The basic zinc methacrylate type additive is preformed by slurrying zinc oxide in a volatile liquid medium (water or an alkanol, e.g., methanol, ethanol), the concentration of zinc oxide in the slurry being from 30 to 65% by weight. While agitating the slurry, the methacrylic acid is added rapidly. The liquid medium serves to dissipate the heat liberated by the exothermic reaction. The liquid medium is removed and the product is dried, usually to a volatile content of 2% or less. The product is finely ground, to a fineness such that at least about 99% passes a 325 mesh (U.S. series) or finer sieve. The product is white in color and usually has a pH of 6.0 to 6.3 in water. The assay of material having zinc oxide and methacrylic acid combined in the ratio required by basic zinc methacrylate is from about 85% to 100%. In thermogravimetric analysis the product usually shows about 3% weight loss at 120°-140° C., an additional 7-13% loss at 180°-240° C. and an additional 30-36% loss at 320°-430° C. In differential thermal analysis there is usually an endothermic peaking in the neighborhood of about 180° C., and a smaller endothermic peak in the neighborhood of about 235° C. Although the product is referred to as "basic zinc methacrylate", this is to imply only that the product contains the zinc and the methacrylic acid mainly in a one-to-one molar ratio. In contrast to this product, the normal salt (zinc dimethacrylate; zinc and methacrylic acid in one-to-two molar ratio) is unsuitable for use in the invention and gives poor results. Basic zinc methacrylate is described also in U.S. patent application Ser. No. 685,249, Martin et al., filed May 11, 1976. For purposes of the invention, the basic zinc methacrylate must be preformed as described, as opposed to formation "in situ" by adding zinc oxide and methacrylic acid to the polybutadiene. Such in situ preparation gives unsatisfactory results.
To make the core composition, the described preformed basic zinc methacrylate type product is blended with the polybutadiene elastomer in conventional rubber mixing equipment, such as a batch internal mixer, an extruder mixer, or an open roll mill, along with any other suitable desired modifying ingredients (e.g., fillers to adjust the specific gravity). Usually from about 10 to about 60 parts, preferably from about 25 to about 45 parts, of preformed zinc oxide-methacrylic acid reaction product are employed per 100 parts by weight of elastomer.
The core composition further contains, as a cross-linking or curing agent, a source of free radicals such as a peroxide, hydroperoxide, azo compound, or the like, or radiation such as ionizing radiation or ultra violet light may be used as the source of free radicals. There may be mentioned as suitable for this purpose such free radical curatives as dicumyl peroxide, lauroyl peroxide, benzoyl peroxide, 2,4-dichlorobenzoyl peroxide, 2,5-dimethy-2,4-di(t-butylperoxy) hexane, n-butyl-4,4-bis(t-butylperoxy) valerate, t-butylhydroperoxide, azobisisobutyronitrile, etc. The core composition is shaped into the form of a golf ball core, for example by compression or injection molding in a golf ball core mold, and the shaped composition is heated at a temperature sufficient to decompose the free-radical generating agent, for a time sufficient to bring about cure. When using n-butyl-4,4-bis(t-butylperoxy) valerate as the peroxide curative, a curing temperature of about 300° to 330° F. is the most desirable. Over-curing is undesirable and under-cure does not produce a good core. Those skilled in the art of free radical curing agents for polymers know how to adjust the cure time and temperature to obtain optimum results from any specific free radical agent. The elastomer becomes cross-linked during the cure and the methacrylate radical appears to enter into the reaction in some way so as to give enhanced hardness, possibly by bonding the zinc to the polymer.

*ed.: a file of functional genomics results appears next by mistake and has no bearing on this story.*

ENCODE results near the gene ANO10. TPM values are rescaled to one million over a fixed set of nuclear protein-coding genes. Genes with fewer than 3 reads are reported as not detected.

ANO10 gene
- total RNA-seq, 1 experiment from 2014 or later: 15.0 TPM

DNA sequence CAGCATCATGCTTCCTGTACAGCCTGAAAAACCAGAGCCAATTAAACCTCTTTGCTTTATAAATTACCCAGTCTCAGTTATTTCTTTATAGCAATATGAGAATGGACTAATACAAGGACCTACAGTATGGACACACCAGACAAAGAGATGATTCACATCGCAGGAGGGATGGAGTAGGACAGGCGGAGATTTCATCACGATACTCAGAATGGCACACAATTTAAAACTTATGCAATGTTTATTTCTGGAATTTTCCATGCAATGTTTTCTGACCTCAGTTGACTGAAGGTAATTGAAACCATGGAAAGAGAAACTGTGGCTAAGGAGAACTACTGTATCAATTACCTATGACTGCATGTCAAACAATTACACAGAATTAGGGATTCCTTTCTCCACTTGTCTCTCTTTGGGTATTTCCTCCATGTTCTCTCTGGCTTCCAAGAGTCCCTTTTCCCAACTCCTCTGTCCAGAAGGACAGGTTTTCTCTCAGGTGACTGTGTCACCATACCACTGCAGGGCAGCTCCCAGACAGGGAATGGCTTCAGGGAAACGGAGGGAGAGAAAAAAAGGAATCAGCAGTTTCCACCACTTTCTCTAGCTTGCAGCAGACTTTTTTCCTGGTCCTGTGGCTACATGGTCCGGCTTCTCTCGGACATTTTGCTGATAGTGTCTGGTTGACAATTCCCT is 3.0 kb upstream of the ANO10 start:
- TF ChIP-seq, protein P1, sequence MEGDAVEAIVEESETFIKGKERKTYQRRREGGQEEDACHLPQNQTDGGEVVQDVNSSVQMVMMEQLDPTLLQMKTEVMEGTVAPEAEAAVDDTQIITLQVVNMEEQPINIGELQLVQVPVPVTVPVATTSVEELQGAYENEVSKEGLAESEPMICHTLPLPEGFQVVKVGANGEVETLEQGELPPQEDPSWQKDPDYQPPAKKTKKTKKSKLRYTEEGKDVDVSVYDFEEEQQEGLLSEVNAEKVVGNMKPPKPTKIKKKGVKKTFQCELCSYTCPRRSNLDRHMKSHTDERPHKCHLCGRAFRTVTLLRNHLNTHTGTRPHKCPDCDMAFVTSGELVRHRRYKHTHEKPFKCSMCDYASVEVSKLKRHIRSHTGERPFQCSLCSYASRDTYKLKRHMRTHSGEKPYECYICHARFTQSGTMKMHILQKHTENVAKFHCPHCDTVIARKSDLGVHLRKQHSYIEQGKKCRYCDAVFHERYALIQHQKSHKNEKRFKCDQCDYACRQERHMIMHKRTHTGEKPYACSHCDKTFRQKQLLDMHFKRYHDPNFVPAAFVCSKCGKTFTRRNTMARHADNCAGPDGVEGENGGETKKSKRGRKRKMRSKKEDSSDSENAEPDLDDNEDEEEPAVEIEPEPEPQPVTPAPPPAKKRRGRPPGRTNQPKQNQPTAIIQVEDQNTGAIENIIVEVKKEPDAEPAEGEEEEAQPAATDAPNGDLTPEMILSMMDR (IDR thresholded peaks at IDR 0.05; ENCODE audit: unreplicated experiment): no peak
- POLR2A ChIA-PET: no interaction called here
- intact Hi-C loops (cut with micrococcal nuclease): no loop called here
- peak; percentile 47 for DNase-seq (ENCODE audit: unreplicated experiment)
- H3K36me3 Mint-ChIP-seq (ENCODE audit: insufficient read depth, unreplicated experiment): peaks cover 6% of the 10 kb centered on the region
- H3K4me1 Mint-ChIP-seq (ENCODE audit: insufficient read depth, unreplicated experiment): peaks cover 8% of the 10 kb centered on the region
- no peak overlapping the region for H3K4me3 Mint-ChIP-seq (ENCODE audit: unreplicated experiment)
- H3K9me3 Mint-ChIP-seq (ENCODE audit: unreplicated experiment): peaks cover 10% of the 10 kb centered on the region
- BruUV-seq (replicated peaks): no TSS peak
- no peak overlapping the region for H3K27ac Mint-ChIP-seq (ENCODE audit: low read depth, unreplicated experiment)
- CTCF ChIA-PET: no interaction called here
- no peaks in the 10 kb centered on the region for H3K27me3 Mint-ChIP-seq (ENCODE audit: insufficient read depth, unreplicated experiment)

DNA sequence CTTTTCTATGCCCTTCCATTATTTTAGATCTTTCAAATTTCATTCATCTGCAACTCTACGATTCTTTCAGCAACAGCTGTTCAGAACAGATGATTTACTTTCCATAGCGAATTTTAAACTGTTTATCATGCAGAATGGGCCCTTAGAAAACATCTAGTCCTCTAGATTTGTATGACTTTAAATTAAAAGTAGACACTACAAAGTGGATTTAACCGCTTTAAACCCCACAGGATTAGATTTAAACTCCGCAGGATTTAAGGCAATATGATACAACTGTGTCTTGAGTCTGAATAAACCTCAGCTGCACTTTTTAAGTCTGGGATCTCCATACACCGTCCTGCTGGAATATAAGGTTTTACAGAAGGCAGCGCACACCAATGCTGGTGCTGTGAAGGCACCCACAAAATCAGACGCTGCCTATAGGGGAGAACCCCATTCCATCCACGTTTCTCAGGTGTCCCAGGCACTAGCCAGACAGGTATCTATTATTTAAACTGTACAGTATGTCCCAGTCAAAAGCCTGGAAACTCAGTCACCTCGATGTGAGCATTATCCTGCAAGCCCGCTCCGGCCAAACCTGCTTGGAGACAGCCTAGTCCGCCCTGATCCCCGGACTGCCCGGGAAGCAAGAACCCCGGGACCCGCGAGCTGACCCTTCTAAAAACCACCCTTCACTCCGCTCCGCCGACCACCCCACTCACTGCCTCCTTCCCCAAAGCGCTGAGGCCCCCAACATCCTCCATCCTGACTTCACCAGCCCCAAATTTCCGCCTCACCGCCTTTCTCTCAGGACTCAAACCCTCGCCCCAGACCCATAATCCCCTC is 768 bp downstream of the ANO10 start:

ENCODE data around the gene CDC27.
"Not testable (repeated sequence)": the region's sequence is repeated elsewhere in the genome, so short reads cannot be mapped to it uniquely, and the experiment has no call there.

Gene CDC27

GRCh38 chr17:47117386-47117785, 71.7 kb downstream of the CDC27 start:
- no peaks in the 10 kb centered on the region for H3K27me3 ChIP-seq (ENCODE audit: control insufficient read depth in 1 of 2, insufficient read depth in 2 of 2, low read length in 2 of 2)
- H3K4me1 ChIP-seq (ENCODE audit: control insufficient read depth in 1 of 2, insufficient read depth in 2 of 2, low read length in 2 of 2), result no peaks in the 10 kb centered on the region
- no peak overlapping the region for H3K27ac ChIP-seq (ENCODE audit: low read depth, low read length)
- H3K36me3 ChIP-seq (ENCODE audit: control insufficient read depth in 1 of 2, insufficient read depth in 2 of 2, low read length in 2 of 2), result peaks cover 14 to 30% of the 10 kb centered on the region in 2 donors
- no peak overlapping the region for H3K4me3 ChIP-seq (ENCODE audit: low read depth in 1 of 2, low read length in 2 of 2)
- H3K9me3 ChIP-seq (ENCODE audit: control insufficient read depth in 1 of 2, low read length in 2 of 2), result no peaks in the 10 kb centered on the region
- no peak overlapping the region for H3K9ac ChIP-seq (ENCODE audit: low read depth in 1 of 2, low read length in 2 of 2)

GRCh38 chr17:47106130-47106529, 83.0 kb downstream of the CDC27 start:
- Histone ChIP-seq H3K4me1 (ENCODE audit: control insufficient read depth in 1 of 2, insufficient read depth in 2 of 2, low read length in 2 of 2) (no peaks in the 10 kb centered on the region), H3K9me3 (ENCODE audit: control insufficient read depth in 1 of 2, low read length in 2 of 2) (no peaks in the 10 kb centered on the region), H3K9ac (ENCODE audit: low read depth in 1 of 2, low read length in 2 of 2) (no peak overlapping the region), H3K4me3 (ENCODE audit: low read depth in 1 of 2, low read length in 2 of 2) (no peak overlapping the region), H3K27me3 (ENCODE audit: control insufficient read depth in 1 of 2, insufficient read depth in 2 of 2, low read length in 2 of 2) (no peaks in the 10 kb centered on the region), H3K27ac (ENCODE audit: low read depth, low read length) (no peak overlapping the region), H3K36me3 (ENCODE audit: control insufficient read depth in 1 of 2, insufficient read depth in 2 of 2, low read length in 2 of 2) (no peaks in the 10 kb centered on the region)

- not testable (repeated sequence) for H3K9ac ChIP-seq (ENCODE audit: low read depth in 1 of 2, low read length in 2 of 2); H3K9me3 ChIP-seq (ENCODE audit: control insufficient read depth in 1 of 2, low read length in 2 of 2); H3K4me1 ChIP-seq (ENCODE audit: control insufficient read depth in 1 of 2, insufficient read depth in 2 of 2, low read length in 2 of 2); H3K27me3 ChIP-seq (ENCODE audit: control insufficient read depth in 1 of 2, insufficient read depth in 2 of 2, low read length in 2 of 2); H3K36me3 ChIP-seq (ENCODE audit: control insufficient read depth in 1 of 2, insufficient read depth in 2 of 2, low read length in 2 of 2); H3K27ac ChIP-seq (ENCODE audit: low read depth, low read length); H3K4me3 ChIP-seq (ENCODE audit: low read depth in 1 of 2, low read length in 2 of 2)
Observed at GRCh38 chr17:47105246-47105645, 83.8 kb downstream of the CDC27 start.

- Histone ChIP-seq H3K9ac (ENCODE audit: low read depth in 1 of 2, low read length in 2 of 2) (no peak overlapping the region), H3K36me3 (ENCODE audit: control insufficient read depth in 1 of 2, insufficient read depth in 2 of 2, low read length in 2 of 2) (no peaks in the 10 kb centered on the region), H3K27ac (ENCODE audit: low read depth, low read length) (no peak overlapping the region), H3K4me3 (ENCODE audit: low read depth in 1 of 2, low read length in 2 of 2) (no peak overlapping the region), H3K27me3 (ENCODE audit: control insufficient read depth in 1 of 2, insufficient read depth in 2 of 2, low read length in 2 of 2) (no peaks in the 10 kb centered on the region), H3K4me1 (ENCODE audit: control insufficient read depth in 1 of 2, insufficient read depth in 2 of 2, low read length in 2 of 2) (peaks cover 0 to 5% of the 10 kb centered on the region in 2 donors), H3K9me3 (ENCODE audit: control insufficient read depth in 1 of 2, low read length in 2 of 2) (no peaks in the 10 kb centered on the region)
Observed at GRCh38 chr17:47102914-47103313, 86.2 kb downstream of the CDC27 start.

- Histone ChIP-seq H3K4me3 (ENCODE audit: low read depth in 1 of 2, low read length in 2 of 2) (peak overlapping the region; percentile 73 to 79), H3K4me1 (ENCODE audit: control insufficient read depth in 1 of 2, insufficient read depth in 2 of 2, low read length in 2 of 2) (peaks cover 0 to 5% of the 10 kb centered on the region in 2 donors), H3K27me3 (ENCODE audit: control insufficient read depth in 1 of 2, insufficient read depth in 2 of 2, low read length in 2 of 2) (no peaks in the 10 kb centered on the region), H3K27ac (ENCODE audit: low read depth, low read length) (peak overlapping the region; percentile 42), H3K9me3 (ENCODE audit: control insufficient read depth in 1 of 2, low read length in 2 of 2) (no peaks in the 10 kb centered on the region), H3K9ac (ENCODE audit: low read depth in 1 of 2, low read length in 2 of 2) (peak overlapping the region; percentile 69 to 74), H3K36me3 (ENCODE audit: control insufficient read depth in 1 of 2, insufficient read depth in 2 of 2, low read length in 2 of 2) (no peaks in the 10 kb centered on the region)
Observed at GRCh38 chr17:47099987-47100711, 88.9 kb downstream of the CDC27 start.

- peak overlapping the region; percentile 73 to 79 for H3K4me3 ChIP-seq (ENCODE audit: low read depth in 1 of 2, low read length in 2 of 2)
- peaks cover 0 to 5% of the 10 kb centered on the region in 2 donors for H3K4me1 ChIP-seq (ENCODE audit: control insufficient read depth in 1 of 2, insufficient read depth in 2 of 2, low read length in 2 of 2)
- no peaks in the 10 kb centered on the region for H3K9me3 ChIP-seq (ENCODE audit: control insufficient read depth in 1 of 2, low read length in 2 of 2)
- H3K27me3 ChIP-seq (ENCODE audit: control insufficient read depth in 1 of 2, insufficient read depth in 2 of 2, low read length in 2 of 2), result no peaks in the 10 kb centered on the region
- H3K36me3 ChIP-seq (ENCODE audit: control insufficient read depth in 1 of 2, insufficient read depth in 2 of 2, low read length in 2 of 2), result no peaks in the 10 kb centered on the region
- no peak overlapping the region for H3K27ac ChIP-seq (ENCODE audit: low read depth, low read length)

Other ingredients may be present in the core composition. Thus, an ionomer (see U.S. Pat. Nos. 3,454,280 and 3,819,768 referred to above, as well as U.S. Pat. No. 3,421,766, Chmiel et al., Jan. 14, 1969, column 2, line 18 to column 3, line 5, for a disclosure of ionomers useful herein) may be admixed with the core composition, for example in amount of 1 to 30 parts per 100 parts by weight of the elastomer, especially as an aid to better processing, including smoother extrusion and better molding of the golf ball core. Such ionomer may be described as an ionic copolymer of at least 50 mole percent of one or more alpha-olefins together with a lesser amount of alpha, beta ethylenically unsaturated monocarboxylic acid or dicarboxylic acid, the acid monomer content of said copolymer being from 0.2 to 25 mole percent, said copolymer containing uniformly distributed throughout the copolymer a metal ion having an ionized valence of 1 to 3 inclusive in monocarboxylic acid-containing ionomers and a valence of 1 in dicarboxylic acid-containing ionomers. At least 10% (preferably at least about 30%) of the carboxylic acid groups of the copolymer are neutralized by the metal ions and exist in the ionic state. Ionomers based on copolymers of ethylene and acrylic or methacrylic acid are most common. The metal ions are commonly ions of Groups I, II, III, IV-A and VIII of the periodic table, the more common ones being ions of the alkali metals such as sodium and potassium, and the alkaline earth metals such as calcium, strontium, barium and such commonly available metals as zinc and aluminum. The ionomers are hard, transparent, resinous thermoplastic materials. (See Canadian Pat. Nos. 674,595, Nov. 19, 1963 and 713,631, July 13, 1965; also "Polymer preprints, A.C.S., Division of Polymer Chemistry, April 1965," Vol. 6, No. 1, pages 287-303).